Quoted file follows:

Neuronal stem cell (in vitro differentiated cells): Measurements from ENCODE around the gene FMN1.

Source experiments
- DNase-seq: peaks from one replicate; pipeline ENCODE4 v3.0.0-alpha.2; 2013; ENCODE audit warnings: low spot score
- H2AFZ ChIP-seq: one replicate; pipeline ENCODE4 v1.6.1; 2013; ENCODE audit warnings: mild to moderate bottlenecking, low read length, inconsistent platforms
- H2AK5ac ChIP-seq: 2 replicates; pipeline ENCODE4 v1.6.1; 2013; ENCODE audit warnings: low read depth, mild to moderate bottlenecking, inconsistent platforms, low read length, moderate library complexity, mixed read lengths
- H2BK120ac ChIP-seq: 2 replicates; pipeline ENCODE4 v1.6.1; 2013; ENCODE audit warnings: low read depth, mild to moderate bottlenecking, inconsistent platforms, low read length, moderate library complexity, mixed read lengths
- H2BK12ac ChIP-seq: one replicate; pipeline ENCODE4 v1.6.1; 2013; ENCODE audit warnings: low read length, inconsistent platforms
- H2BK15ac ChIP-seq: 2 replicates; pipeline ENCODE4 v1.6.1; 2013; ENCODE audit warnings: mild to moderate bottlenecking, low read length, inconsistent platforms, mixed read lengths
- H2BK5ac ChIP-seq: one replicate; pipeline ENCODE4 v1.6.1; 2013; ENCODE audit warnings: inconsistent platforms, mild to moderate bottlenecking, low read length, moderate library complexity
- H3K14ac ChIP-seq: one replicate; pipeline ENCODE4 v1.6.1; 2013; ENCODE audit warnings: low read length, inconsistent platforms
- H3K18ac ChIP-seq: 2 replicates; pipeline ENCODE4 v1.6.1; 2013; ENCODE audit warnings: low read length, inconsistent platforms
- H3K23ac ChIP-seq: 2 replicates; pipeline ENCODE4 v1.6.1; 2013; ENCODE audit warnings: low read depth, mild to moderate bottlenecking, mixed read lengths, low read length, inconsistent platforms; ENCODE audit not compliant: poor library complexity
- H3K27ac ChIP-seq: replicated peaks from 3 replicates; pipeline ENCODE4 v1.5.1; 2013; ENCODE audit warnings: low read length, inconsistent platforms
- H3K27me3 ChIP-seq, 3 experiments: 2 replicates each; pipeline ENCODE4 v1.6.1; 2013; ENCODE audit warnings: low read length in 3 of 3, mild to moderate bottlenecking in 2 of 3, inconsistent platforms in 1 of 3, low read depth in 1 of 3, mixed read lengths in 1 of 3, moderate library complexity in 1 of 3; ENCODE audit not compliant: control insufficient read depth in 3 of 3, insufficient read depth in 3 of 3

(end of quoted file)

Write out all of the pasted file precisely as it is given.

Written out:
Neuronal stem cell (in vitro differentiated cells): Measurements from ENCODE around the gene FMN1.

Source experiments
- DNase-seq: peaks from one replicate; pipeline ENCODE4 v3.0.0-alpha.2; 2013; ENCODE audit warnings: low spot score
- H2AFZ ChIP-seq: one replicate; pipeline ENCODE4 v1.6.1; 2013; ENCODE audit warnings: mild to moderate bottlenecking, low read length, inconsistent platforms
- H2AK5ac ChIP-seq: 2 replicates; pipeline ENCODE4 v1.6.1; 2013; ENCODE audit warnings: low read depth, mild to moderate bottlenecking, inconsistent platforms, low read length, moderate library complexity, mixed read lengths
- H2BK120ac ChIP-seq: 2 replicates; pipeline ENCODE4 v1.6.1; 2013; ENCODE audit warnings: low read depth, mild to moderate bottlenecking, inconsistent platforms, low read length, moderate library complexity, mixed read lengths
- H2BK12ac ChIP-seq: one replicate; pipeline ENCODE4 v1.6.1; 2013; ENCODE audit warnings: low read length, inconsistent platforms
- H2BK15ac ChIP-seq: 2 replicates; pipeline ENCODE4 v1.6.1; 2013; ENCODE audit warnings: mild to moderate bottlenecking, low read length, inconsistent platforms, mixed read lengths
- H2BK5ac ChIP-seq: one replicate; pipeline ENCODE4 v1.6.1; 2013; ENCODE audit warnings: inconsistent platforms, mild to moderate bottlenecking, low read length, moderate library complexity
- H3K14ac ChIP-seq: one replicate; pipeline ENCODE4 v1.6.1; 2013; ENCODE audit warnings: low read length, inconsistent platforms
- H3K18ac ChIP-seq: 2 replicates; pipeline ENCODE4 v1.6.1; 2013; ENCODE audit warnings: low read length, inconsistent platforms
- H3K23ac ChIP-seq: 2 replicates; pipeline ENCODE4 v1.6.1; 2013; ENCODE audit warnings: low read depth, mild to moderate bottlenecking, mixed read lengths, low read length, inconsistent platforms; ENCODE audit not compliant: poor library complexity
- H3K27ac ChIP-seq: replicated peaks from 3 replicates; pipeline ENCODE4 v1.5.1; 2013; ENCODE audit warnings: low read length, inconsistent platforms
- H3K27me3 ChIP-seq, 3 experiments: 2 replicates each; pipeline ENCODE4 v1.6.1; 2013; ENCODE audit warnings: low read length in 3 of 3, mild to moderate bottlenecking in 2 of 3, inconsistent platforms in 1 of 3, low read depth in 1 of 3, mixed read lengths in 1 of 3, moderate library complexity in 1 of 3; ENCODE audit not compliant: control insufficient read depth in 3 of 3, insufficient read depth in 3 of 3